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Dosimetry This module meets the annual re-training requirement per Environment, Health and Safety’s Radiation Safety Program Policy. Use the buttons to navigate through the module. In order to receive credit for reviewing this module, please follow the instructions at the conclusion of the slides. Radiation Safety Program
Objectives • Identify the biological effects when ionizing radiation interacts with the human body. • Differentiate between various types of dosimetry. • Identify UCLA dosimetry policies, including proper badge usage. • Define radiation dose units and how they relate to annual dose limits set by the Nuclear Regulatory Commission (NRC).
Radiation Biology To understand the purpose and function of dosimetry we must first understand the risks associated with working with radiation. How does radiation affect our bodies? • Ionizing radiation transfers energy to electrons • Ionizing radiation has sufficient energy to break chemical bonds • Broken water molecules lead to free radicals which are chemically reactive • At the cell level, single and double strand breaks in DNA caused by ionizing radiation may lead to mutations, carcinogens, and cell death DNA Single Strand break DNA Double Strand break
Biological Effects Biological effects from radiation can be broken down into two types: • Deterministiceffects, which only occur above a certain dose threshold • Stochastic effects, which have a chance of occurring at any range of dose
Stochastic Effects Whether you are working in a research or clinical environment, nearly all exposure to radiation will be at low doses, where stochastic effects can still occur. A recent analysis of epidemiological studies of atomic bomb survivors, nuclear workers, and persons exposed to radiation for medical reasons predicts: Approximately 42% of the population will be diagnosed with cancer from causes unrelated to radiation exposure. A radiation dose of 10 mSv (1 rem) will increase the risk of developing cancer by 0.11% and fatal cancer by 0.056%1 1National Academies Council on Biological Effects of Ionizing Radiation (BEIR) VII.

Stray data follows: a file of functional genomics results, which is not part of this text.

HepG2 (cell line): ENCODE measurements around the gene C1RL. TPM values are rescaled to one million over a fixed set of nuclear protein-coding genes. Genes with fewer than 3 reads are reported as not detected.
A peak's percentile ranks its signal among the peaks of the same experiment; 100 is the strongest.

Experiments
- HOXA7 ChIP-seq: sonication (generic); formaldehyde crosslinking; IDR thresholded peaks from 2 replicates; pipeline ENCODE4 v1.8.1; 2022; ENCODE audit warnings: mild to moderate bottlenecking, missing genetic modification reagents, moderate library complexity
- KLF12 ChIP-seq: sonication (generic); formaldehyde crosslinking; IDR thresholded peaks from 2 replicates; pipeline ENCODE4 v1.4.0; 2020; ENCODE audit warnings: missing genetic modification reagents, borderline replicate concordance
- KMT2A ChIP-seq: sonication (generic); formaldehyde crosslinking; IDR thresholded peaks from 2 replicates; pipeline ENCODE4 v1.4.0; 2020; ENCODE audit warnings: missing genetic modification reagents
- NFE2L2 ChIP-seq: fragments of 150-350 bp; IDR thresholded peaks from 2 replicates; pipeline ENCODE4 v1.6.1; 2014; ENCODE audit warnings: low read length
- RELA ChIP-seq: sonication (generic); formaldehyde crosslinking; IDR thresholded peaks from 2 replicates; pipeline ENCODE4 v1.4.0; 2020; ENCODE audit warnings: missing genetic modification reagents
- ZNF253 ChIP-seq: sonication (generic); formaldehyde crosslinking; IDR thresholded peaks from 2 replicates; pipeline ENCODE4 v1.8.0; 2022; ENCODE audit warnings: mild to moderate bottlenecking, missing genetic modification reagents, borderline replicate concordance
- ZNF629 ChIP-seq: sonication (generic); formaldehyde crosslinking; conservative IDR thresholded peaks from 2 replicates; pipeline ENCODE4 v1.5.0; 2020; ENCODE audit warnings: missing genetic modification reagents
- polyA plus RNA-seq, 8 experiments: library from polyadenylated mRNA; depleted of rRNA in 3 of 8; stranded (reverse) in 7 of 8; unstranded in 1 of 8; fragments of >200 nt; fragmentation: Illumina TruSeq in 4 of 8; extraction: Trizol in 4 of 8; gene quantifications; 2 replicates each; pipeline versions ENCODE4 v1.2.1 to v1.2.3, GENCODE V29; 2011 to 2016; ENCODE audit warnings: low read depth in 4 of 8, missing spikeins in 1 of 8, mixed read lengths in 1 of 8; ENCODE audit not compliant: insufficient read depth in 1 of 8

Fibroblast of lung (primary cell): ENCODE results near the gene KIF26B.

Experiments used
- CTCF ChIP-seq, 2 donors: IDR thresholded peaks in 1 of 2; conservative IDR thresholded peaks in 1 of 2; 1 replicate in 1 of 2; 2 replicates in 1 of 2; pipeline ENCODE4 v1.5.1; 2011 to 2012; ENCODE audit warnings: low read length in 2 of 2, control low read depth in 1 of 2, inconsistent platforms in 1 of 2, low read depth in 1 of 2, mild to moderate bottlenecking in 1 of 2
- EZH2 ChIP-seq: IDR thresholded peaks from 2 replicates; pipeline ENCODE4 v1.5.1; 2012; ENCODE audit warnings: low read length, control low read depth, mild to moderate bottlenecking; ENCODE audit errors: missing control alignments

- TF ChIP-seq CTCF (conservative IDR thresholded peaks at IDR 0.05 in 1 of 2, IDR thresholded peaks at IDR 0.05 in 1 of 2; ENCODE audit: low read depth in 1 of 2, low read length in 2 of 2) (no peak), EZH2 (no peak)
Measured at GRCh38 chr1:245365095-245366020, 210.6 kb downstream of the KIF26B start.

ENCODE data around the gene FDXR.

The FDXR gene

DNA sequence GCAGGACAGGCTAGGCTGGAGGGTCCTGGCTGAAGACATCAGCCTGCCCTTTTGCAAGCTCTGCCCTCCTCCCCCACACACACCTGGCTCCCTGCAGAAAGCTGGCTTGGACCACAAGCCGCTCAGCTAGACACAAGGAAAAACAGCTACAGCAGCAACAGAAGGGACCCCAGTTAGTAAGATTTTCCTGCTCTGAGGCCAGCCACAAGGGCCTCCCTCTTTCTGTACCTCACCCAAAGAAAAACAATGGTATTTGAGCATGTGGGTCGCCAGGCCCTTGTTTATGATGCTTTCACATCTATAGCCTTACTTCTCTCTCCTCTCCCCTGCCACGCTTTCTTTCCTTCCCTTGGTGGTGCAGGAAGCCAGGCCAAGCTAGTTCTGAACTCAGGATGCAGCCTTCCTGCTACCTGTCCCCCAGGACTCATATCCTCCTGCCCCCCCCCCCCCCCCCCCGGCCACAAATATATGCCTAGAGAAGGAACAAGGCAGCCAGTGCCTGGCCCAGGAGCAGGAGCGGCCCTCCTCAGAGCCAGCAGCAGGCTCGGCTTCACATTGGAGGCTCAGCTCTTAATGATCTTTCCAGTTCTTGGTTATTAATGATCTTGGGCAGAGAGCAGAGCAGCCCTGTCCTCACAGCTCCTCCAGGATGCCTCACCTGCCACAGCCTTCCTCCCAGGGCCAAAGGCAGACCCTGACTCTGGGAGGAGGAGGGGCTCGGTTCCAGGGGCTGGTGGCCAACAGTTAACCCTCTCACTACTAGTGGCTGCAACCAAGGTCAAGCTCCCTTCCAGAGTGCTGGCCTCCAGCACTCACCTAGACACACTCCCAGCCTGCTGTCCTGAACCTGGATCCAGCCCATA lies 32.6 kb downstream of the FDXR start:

Deterministic Effects • Deterministic Effects have a threshold, meaning thatonly above a threshold dose do these effects occur. The occupational limits of radiation exposure are well below any deterministic effect threshold.
Scenario 1: What do you think? Mark is about start working in a lab that works with P-32 to label DNA. As is typical with DNA labeling, Mark will be receiving low doses of radiation. Which effects should he be concerned with? • Both, deterministic and stochastic. • Deterministic effects. • Stochastic effects. Click here to see the correct answer…
Scenario 1: What do you think? Mark is about start working in a lab that works with P-32 to label DNA. As is typical with DNA labeling, Mark will be receiving low doses of radiation. Which effects should he be concerned with? • Both, deterministic and stochastic. • Determinist effects. • Stochastic effects. Correct! A laboratory worker that handles P-32 for DNA labeling is not at risk of exceeding the 2 Gy deterministic effects threshold. A typical badge reading from a lab worker handling isotopes for DNA labeling is near background levels of radiation.